The pile of trash is only getting bigger. Torn plastic bags, broken styrofoam containers and scraps of rotting food roast in the tropical sun; the smell of the fly-swarmed mess is nauseating. Residents shake their heads: this should have been picked up yesterday. Then, one night, a battered green garbage truck with the word “CINTRI” painted on the side finally chugs its way down the street, trailed by swarm of shirtless young men in flip-flops who shovel rubbish into the back.
In 2002, CINTRI, a branch of Canadian firm Cintec Environment Inc., was granted an exclusive 50-year contract to collect commercial and residential waste in Phnom Penh and keep the city’s main streets clean. The exact details of the company’s agreement with city hall have never been made public, but since the deal was inked, Phnom Penh’s population has swelled from just over one million to two million people. The population boom and its attendant urban sprawl seem to have caught CINTRI off-guard.
“The company is not making money,” CINTRI president Hor Kimsay told the The Phnom Penh Post in February. “About 20 per cent of all people who should pay [for trash collection] never pay.”
The company’s failure to collect payment from city residents has led to crazy fee irregularities as CINTRI is forced to offer large discounts to people who refuse to pay for trash collection. Adding to the company’s woes, earlier this year, most of CINTRI’s 1,400 workers went on strike to demand higher wages. The chaos has raised the ire of Phnom Penh governor Pa Socheatvong, who has threatened to cancel the contract unless CINTRI cleans up its act. Taking a somewhat more conciliatory tone, last week Phnom Penh’s deputy governor announced that the city is looking for a second waste collection company to pick up the slack.
The trash filling Phnom Penh’s streets is more than just an eyesore. It’s blocking storm drains, which has increased flooding. (Plastic bags are the main culprit – the days of food coming wrapped in banana leaves are largely over.) According to Sonny Krishnan, a communications officer at the World Health Organization’s Phnom Penh office, the strewn garbage also poses serious public health concerns. Mosquitoes that carry the dengue virus, for example, easily breed in tin cans and styrofoam containers that have collected rainwater. Krishnan also expresses concern about diseases that can be contracted and transmitted by flies, rats and household pets that rummage through the mounds.
While CINTRI admits that there are problems with its operation, it has yet to offer much in terms of solutions. The company recently installed new trash bins in the city’s major parks to combat litter, but adding more street sweepers and garbage trucks to its team seems to be out of the question. In the interview with The Phnom Penh Post, Kimsay claimed that since 2002, the amount of daily rubbish to be cleared has risen from 800 to 1,400 metric tons – a difficult surge to keep up with. “Everything is still not acceptable in terms of cleaning the city,” Kimsay said. Neither CINTRI nor CINTEC responded to requests to comment for this story.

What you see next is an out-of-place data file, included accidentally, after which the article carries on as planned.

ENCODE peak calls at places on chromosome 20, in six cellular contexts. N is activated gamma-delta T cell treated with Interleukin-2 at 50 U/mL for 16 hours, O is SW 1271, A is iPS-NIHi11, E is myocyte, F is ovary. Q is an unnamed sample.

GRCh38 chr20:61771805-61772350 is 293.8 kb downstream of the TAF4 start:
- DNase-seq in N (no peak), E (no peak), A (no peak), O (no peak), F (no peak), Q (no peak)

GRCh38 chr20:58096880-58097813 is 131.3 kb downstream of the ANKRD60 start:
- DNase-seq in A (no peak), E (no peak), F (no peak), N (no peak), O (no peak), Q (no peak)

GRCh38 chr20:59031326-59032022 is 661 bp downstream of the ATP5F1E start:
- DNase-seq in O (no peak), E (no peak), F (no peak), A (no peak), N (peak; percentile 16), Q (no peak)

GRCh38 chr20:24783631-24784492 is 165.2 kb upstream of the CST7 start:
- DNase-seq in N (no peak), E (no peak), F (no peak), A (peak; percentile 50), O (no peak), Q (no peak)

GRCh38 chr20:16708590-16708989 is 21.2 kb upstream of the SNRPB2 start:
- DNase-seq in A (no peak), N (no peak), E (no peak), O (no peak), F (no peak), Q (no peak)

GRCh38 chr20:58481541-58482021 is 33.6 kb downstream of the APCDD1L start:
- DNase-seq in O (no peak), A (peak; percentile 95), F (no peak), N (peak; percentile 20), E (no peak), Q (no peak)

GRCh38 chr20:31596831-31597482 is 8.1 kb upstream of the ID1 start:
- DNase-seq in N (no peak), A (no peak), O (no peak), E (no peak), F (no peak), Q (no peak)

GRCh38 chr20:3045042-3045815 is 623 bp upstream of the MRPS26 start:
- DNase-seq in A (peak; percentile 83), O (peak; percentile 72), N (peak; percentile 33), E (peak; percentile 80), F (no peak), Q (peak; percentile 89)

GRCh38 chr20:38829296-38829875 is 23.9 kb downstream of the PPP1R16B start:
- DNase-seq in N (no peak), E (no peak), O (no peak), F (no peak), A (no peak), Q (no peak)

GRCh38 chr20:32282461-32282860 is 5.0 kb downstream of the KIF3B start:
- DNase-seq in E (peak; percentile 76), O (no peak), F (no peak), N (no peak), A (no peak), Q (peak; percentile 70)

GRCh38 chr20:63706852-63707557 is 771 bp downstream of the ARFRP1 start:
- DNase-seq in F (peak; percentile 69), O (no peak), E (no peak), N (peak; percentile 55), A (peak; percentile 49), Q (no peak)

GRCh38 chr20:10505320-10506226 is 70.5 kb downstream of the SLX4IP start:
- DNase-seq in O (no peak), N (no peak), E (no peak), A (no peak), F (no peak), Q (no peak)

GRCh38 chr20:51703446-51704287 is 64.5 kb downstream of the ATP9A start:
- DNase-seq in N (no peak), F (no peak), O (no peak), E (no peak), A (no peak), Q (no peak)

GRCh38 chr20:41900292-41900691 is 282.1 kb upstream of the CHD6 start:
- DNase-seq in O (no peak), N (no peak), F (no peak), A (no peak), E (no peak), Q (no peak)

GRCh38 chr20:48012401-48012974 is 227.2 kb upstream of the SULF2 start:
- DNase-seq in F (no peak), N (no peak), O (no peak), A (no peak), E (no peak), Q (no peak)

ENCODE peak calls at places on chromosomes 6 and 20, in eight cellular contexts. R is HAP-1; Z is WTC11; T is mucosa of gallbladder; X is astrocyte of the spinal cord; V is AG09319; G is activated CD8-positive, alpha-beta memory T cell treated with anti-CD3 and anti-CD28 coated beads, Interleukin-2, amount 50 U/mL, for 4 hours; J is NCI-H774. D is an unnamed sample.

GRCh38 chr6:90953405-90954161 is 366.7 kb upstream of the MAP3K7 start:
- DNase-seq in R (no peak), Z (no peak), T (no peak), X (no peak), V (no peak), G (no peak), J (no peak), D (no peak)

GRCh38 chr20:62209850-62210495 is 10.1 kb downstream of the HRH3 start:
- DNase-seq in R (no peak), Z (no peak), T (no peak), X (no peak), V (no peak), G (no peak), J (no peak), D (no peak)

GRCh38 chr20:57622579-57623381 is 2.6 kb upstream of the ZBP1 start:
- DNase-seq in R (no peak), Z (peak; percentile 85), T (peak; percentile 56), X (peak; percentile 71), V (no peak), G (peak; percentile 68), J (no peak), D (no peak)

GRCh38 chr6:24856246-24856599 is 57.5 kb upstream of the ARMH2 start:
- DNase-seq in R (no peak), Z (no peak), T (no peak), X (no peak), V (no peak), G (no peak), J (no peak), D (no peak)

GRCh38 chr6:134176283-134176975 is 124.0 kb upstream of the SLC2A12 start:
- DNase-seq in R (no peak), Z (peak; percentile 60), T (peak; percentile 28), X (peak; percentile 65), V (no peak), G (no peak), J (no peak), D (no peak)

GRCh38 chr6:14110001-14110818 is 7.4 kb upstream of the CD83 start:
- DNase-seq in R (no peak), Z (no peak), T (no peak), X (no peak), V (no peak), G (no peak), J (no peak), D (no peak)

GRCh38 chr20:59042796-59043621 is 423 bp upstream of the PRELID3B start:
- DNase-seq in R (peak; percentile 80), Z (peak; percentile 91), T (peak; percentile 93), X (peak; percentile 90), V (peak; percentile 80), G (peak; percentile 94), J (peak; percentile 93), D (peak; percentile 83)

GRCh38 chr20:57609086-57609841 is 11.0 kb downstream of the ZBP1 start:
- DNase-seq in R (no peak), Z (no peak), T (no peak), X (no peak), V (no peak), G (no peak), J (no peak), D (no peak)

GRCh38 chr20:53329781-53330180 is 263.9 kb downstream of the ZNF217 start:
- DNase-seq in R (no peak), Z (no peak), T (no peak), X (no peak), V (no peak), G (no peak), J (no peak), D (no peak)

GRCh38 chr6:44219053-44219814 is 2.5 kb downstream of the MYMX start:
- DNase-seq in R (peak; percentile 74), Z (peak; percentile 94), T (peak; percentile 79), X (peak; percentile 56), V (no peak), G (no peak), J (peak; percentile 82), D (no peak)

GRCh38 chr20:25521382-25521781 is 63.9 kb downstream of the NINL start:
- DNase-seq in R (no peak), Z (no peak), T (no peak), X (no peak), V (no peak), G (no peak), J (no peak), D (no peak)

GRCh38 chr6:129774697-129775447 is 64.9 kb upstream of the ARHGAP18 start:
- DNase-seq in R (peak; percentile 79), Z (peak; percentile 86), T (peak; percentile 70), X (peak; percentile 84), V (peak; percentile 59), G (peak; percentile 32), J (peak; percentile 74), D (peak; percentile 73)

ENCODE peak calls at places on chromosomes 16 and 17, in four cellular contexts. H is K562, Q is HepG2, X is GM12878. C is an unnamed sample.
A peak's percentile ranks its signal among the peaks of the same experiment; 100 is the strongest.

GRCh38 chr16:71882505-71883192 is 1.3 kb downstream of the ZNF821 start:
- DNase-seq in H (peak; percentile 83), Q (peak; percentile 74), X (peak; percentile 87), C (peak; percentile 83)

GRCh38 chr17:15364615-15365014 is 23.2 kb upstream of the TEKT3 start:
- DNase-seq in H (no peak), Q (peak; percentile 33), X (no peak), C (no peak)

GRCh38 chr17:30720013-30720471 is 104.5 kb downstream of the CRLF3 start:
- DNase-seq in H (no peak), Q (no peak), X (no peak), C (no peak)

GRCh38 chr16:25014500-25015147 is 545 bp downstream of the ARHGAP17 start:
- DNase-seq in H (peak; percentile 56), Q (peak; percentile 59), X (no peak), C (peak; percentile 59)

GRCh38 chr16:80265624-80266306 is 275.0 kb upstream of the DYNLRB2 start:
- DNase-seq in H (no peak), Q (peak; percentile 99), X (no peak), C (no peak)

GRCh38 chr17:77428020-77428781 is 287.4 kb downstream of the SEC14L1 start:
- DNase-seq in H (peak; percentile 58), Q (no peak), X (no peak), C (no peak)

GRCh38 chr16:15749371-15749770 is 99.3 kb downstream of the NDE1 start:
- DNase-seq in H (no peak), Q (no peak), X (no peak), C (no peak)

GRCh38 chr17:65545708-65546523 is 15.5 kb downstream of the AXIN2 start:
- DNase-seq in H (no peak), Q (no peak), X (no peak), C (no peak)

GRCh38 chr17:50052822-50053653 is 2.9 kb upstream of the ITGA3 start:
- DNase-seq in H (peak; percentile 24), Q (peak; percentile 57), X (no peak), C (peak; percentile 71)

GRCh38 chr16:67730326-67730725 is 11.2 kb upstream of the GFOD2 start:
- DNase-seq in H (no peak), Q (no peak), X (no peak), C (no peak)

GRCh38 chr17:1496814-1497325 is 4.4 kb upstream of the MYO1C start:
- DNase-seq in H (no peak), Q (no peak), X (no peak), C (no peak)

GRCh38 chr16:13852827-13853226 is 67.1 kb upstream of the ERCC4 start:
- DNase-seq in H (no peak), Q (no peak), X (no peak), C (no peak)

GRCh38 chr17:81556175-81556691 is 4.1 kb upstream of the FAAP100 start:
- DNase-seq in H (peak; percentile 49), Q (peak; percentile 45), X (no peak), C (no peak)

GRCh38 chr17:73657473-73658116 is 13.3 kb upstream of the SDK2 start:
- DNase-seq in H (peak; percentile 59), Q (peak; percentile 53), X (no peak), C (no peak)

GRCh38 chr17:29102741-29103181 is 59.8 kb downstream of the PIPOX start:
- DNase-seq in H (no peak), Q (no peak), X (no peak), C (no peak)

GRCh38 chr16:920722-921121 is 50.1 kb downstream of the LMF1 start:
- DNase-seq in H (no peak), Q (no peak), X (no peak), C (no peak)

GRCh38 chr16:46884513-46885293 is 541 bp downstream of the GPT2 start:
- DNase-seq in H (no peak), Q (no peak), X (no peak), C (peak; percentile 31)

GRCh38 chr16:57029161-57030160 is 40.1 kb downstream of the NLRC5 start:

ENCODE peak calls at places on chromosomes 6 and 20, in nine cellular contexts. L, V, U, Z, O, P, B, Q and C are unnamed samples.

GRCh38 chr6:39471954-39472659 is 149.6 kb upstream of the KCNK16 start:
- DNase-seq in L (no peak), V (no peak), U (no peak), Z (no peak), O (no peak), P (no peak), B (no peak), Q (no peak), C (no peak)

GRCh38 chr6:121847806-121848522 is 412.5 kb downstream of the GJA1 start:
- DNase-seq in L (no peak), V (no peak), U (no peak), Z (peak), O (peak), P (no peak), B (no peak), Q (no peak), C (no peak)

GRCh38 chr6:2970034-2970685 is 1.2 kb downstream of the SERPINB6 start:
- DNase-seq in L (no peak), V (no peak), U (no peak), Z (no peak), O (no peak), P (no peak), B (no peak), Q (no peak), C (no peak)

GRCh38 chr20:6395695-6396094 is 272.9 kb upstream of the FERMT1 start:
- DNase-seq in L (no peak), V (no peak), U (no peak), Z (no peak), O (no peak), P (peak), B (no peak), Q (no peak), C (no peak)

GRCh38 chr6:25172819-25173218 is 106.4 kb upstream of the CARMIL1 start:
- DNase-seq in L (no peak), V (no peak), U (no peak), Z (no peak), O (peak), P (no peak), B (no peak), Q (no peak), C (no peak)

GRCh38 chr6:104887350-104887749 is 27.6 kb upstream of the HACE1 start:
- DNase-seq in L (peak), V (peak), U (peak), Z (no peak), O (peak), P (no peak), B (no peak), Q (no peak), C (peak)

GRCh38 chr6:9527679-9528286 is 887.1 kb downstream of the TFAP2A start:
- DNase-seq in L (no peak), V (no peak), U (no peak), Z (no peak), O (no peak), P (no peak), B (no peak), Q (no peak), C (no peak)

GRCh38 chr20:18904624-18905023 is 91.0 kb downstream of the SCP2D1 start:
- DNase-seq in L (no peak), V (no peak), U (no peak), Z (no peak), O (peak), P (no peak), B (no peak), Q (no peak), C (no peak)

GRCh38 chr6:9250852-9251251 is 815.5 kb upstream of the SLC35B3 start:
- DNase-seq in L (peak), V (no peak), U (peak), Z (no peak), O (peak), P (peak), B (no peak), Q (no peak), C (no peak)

“Over the past couple years, there’s been a lot of back and forth between CINTRI and city hall about who’s not doing their job,” says Jon Morales, a program manager at The Asia Foundation. “But there hasn’t been a lot of people taking an objective look at the entire system and seeing what can be done to improve it.”
Taking on this role, the foundation recently launched a project to track 14 CINTRI garbage trucks with GPS and GIS software. According to Morales, the data gleaned from the Australia-funded initiative will serve to build relations between CINTRI and city hall while providing hard data about problem areas so that proper responses can be formulated. Financially speaking, Morales adds, the industry is currently “a net negative all the way through.” To make it profitable, he believes that the city needs to invest in a recovery facility to extract value from the sector – a niche currently filled by scores of informal waste pickers who often add to the city’s trash problem by tearing open garbage bags on the street as they search for recyclables.
“Waste management is a burgeoning crisis, and as Phnom Penh grows, it’s going to become a much bigger problem if nothing continues to be done,” says Morales. Cambodia’s prevalent littering culture, moreover, is also a major obstacle. “Changing social mores is very difficult. It can take a generation to bake that in.”
A group of young Cambodians, however, is literally taking matters into their own hands. On a Friday morning in April, I met up with a team of more than thirty high school and university students in a park that fronts Phnom Penh’s splendid Royal Palace. Decked out in matching T-shirts and caps, and carrying garbage bags and long metal tongs, the students set out to rid the popular picnic area of trash. The group, which calls itself Urban Voice, has also crowd-sourced map data on areas affected by piles of garbage. The map – which you can see here – has been made public in the hopes that CINTRI and city officials will address the growing problem.
“Phnom Penh calls itself ‘the Charming City,’ but if it’s full of trash, how can we say that it’s charming?” Urban Voice activist Ravy Phom said at the event. “We’re trying to set an example.”
Resilient Cities is made possible with support from The Rockefeller Foundation.